Over the past five years, movies nominated for Academy Awards have earned on average 25% of their U.S. total in the weeks between the nominations and the Oscar telecast, estimates trade paper Variety. That period, compressed to about four weeks before this year's Feb. 27 event, is when excitement is highest; one industry veteran compared it to a potentially winning lottery ticket. "It's a gift from God to the studio and its marketing executives," said Paul Dergarabedian, president of Exhibitor Relations Co., a box office tracking firm. "It's money in the bank."
Widening the distribution of Oscar-nominated films is just one way that studios will try to turn the accolades into more cash. They also are increasing their advertising, tweaking the campaigns for the films or their DVD releases to highlight the nominations. "It's not just about ego, it's about commerce," said Tony Angelotti, a longtime Oscar consultant to the studios. "The nominations build awareness, and that translates into a marketing hook."
That's especially true, Mr. Angelotti said, when there are lesser-known non-blockbuster films in the Oscar pool, as this year with "Sideways," "Finding Neverland," and "Million Dollar Baby." None of the Oscar best picture contenders come close to box office smashes like "Spider-Man 2" and "The Passion of the Christ," which both were nominated in ancillary categories like visual effects and cinematography.
Nominated films are already adding screens. Even as it comes out on DVD this week, Universal's "Ray" is increasing the theater count from about 300 to more than 500. "Million Dollar Baby," which opened on a handful of screens in mid-December, hit 1,800 locations this past weekend, and "Sideways" went to 1,700 screens from about 700. "The Aviator," one of the widest-release movies in the crop, added 500 screens shortly after its 11 nominations, and "Finding Neverland" went from 800 theaters to 1,200.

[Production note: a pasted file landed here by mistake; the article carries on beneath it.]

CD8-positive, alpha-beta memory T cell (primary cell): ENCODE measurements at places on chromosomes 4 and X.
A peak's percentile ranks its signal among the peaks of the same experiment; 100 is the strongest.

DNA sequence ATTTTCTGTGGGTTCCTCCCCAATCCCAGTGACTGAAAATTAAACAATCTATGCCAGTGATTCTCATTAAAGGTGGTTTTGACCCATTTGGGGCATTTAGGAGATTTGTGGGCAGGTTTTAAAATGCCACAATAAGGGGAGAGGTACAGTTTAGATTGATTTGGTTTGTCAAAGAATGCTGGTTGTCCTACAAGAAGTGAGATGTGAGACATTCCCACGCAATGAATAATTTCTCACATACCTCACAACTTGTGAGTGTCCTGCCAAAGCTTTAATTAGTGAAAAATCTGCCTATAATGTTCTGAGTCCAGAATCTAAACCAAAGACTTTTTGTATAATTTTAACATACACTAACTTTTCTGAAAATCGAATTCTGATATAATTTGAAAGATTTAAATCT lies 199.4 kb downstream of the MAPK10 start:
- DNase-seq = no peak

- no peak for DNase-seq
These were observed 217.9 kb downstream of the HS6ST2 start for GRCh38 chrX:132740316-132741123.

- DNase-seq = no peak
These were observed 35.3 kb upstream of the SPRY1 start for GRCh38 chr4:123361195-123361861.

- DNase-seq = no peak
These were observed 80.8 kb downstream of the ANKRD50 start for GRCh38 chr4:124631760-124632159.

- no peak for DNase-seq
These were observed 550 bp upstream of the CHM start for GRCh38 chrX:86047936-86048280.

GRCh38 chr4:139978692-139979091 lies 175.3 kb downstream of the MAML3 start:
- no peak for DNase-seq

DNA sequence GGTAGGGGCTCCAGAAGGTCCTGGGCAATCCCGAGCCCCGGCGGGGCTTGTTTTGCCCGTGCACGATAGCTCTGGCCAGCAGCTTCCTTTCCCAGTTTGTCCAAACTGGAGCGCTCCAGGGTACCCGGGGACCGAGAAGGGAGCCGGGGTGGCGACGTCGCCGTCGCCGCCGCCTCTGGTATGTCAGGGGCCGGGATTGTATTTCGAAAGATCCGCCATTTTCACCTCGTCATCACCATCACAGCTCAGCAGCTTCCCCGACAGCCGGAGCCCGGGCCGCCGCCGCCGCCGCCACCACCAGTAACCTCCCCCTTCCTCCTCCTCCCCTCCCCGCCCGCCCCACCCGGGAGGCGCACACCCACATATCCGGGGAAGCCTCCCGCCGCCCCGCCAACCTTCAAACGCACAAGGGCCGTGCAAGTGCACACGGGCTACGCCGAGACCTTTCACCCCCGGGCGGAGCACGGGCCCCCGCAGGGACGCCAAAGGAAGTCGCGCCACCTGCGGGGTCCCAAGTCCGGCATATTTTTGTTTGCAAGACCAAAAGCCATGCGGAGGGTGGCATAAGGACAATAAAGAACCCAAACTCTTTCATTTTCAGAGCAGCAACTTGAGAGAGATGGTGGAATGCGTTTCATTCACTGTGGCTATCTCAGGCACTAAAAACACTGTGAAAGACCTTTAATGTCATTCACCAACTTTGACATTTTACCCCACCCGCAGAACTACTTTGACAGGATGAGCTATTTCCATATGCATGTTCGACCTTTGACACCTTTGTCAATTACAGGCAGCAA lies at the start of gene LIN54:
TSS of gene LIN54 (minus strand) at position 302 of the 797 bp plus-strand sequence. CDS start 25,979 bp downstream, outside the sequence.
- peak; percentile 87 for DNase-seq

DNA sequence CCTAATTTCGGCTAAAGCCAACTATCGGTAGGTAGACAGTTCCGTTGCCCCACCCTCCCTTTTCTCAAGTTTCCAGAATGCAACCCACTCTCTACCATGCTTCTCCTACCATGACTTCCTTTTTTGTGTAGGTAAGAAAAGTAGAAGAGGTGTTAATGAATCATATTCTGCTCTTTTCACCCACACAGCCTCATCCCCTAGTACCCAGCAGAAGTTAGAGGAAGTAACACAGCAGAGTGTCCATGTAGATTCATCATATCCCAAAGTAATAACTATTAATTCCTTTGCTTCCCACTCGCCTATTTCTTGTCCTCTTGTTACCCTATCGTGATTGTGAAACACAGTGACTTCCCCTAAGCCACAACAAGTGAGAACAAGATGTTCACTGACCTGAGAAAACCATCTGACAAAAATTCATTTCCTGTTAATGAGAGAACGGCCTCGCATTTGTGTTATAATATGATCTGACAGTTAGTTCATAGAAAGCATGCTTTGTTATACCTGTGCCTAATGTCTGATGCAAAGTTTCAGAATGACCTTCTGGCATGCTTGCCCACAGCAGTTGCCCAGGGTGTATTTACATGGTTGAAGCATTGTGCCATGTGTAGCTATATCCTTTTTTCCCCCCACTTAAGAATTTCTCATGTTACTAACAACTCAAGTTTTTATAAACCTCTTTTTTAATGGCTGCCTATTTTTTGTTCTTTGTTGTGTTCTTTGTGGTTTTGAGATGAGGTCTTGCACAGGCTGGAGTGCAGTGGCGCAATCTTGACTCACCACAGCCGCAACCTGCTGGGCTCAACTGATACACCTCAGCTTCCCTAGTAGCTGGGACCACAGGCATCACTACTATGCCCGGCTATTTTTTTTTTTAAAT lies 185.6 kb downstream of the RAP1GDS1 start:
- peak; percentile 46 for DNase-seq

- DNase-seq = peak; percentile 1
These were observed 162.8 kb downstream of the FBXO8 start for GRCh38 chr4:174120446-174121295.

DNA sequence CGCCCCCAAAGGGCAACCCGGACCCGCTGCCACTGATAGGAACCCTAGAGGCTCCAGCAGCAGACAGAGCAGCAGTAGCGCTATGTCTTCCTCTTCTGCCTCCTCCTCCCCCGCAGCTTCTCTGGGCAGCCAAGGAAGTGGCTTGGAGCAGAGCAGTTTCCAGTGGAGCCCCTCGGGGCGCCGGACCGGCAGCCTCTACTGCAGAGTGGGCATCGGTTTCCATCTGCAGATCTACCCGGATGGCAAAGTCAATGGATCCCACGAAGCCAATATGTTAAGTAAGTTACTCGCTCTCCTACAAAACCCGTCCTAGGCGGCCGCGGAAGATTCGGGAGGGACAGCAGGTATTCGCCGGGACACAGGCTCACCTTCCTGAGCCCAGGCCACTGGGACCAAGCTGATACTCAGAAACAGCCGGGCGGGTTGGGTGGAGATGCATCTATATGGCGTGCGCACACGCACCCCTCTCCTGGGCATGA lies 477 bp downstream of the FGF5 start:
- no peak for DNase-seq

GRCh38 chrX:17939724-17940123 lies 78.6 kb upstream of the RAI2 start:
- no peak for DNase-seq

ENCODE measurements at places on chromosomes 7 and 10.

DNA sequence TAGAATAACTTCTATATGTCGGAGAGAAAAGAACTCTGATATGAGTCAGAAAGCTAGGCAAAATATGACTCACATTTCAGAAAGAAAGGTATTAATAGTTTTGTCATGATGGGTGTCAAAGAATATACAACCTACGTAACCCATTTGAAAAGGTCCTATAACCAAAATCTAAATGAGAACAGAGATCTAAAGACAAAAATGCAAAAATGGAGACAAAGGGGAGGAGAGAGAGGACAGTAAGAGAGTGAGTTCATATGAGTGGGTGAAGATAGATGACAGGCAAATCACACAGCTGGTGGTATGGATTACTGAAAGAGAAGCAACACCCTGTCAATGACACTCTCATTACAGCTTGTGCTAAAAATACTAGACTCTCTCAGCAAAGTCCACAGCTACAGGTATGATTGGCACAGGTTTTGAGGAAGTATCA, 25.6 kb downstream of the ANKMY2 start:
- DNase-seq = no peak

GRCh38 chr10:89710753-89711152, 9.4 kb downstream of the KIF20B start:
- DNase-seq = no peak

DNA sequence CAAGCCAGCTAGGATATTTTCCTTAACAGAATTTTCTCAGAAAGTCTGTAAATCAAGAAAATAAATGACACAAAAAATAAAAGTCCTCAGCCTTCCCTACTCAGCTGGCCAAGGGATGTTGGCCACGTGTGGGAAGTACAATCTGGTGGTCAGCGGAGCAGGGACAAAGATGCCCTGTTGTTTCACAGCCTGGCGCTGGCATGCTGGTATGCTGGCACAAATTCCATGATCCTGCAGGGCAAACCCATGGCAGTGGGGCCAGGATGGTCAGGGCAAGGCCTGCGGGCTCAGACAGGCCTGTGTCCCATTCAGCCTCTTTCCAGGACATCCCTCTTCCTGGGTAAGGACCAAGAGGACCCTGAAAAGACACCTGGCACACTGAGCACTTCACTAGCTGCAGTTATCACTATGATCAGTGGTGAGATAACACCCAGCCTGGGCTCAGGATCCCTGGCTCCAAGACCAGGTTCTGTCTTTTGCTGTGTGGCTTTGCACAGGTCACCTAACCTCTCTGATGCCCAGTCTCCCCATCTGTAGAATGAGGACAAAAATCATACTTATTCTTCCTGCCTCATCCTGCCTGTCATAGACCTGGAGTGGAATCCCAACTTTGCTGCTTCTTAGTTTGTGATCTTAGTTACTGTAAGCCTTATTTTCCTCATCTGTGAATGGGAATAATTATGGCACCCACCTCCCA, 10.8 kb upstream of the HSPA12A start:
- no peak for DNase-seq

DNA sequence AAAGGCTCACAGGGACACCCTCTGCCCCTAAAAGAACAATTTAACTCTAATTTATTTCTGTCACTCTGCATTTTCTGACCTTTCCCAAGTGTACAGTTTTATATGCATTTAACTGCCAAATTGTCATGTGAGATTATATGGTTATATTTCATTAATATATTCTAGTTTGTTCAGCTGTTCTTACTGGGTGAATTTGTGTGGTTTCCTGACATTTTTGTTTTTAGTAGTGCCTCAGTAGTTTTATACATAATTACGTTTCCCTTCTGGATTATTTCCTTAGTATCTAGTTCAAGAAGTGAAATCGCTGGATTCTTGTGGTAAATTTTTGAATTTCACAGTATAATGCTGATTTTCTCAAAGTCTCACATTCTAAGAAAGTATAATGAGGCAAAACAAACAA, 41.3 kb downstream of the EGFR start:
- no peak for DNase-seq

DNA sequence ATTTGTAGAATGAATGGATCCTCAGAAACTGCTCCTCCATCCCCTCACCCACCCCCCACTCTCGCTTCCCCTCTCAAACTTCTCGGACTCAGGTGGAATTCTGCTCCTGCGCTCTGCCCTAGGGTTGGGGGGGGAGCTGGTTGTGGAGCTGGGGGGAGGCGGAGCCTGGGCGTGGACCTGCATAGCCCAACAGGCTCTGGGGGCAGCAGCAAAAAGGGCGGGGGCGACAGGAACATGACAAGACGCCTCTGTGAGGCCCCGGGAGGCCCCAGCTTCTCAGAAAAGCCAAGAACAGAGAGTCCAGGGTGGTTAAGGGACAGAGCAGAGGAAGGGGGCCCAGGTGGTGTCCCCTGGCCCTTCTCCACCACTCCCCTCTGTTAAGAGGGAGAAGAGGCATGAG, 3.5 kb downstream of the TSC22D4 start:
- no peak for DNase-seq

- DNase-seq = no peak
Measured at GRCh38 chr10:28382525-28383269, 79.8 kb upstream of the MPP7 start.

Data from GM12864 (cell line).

There are a number of factors that determine if a movie will get a box-office bump from an Oscar nomination, among them the length of time the movie has been playing, its current competition and how widely it's distributed. A few cases in point from the past: New Line's "The Lord of the Rings: The Return of the King," already had pulled in $340 million before it was nominated for best picture. After the nomination, it brought in an additional $36 million, which might have happened anyway, Mr. Dergarabedian said. "American Beauty," on the other hand, had made about $70 million at the box office before its best picture nomination. It nearly doubled that figure, with much wider distribution, after the nomination.
Academy Award nominations help a studio brand itself and becomes a marker, in perpetuity, for the film. "That's a legacy for that movie for the rest of its life," Mr. Dergarabedian said. "It has a ripple effect all the way down the line."
Mr. Angelotti agreed, saying the economic benefits of an Oscar nomination are immediate and far-reaching, ranging from stars and directors who can demand more money overnight to increased box office, DVD, pay-per-view and TV sales. That's why studios-some famously, like Miramax-spend tens of millions of dollars chasing Oscar. Miramax, not so incidentally, racked up 20 nominations this year, more than any other distributor.
Studios also hire outside marketing and public relations consultants to help them craft consumer advertising and "for your consideration" campaigns aimed at voting members of the Academy of Motion Picture Arts and Sciences.
The 77th Annual Academy Awards air Feb. 27 on ABC.